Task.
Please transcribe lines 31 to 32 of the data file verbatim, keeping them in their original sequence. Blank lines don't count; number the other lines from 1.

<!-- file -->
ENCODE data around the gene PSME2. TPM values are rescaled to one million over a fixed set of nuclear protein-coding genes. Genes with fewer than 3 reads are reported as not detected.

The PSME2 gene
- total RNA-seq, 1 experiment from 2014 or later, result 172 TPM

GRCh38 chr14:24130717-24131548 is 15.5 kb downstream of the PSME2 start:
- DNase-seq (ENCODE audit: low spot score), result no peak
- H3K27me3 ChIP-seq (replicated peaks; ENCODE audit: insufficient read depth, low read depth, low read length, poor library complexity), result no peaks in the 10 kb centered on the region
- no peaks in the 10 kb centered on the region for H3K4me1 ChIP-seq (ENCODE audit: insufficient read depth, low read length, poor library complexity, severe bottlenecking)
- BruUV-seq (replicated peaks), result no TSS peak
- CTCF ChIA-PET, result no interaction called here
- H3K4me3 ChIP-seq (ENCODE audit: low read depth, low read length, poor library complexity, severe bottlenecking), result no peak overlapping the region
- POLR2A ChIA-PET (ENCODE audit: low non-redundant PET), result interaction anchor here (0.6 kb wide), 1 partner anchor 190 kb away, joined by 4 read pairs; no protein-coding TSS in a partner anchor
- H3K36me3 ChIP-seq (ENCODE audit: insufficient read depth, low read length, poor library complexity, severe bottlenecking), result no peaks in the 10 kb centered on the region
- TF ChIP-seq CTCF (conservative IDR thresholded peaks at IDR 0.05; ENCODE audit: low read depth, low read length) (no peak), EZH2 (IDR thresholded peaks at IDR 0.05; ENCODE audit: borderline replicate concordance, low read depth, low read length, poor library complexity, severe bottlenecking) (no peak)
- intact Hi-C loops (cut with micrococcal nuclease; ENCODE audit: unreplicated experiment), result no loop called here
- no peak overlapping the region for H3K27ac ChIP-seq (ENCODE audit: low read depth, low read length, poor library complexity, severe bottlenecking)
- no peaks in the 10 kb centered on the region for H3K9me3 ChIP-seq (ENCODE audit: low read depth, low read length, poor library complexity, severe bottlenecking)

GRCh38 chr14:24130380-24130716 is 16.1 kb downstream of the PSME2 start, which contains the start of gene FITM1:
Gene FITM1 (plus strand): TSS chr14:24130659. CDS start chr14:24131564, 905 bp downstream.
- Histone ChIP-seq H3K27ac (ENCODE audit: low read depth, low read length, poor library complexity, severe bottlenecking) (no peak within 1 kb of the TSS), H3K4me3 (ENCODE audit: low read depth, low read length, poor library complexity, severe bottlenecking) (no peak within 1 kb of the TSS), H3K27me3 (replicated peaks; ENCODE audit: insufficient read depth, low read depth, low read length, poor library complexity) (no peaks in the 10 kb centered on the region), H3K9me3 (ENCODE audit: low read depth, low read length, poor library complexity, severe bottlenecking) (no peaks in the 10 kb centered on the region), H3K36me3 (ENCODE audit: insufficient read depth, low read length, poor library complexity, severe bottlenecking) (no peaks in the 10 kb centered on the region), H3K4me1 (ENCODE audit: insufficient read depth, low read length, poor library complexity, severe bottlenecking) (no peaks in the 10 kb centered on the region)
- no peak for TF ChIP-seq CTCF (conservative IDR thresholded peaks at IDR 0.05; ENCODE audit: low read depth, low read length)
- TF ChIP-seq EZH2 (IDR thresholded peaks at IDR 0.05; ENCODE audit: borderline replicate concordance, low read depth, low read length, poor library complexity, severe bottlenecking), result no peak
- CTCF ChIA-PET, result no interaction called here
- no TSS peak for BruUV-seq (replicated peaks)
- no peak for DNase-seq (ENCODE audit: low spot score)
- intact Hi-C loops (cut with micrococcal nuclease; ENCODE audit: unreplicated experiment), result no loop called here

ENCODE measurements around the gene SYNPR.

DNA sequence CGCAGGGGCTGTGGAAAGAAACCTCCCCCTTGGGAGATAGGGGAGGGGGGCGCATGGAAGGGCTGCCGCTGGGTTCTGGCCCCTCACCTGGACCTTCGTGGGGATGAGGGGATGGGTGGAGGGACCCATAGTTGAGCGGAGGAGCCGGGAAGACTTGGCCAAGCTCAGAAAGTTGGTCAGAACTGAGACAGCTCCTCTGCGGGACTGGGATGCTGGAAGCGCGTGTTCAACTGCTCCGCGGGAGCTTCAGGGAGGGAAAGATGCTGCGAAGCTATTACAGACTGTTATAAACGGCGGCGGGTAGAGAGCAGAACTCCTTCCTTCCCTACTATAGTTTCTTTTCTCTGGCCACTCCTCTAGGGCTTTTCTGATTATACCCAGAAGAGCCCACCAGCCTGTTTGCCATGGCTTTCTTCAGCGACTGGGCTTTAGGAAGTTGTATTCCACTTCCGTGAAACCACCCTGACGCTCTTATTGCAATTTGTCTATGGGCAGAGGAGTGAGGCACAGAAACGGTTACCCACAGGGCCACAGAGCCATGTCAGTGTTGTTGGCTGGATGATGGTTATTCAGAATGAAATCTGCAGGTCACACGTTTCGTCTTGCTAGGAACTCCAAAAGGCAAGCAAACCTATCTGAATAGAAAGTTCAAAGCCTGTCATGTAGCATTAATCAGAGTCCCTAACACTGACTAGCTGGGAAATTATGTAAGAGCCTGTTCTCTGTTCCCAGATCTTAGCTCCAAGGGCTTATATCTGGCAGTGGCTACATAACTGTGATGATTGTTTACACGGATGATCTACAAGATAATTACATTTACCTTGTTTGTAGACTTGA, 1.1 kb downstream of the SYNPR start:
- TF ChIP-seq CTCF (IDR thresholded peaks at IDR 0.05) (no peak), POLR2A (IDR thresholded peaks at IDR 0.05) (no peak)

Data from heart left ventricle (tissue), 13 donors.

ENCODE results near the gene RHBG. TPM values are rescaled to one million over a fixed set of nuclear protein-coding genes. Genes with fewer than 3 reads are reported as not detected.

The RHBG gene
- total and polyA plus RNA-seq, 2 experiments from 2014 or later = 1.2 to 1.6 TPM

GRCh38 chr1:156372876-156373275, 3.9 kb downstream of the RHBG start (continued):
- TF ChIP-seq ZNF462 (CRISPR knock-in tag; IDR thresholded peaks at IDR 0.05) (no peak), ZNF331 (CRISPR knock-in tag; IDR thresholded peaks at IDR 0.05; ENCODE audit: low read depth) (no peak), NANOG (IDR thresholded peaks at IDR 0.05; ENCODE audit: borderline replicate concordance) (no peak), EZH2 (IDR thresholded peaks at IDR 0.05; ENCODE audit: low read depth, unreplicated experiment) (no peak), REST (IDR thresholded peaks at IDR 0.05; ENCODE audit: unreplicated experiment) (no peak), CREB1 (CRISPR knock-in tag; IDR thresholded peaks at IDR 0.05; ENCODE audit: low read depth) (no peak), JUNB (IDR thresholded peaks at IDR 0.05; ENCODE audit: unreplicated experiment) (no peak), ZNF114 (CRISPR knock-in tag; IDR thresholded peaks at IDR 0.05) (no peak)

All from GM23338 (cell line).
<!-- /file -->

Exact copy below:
The RHBG gene
- total and polyA plus RNA-seq, 2 experiments from 2014 or later = 1.2 to 1.6 TPM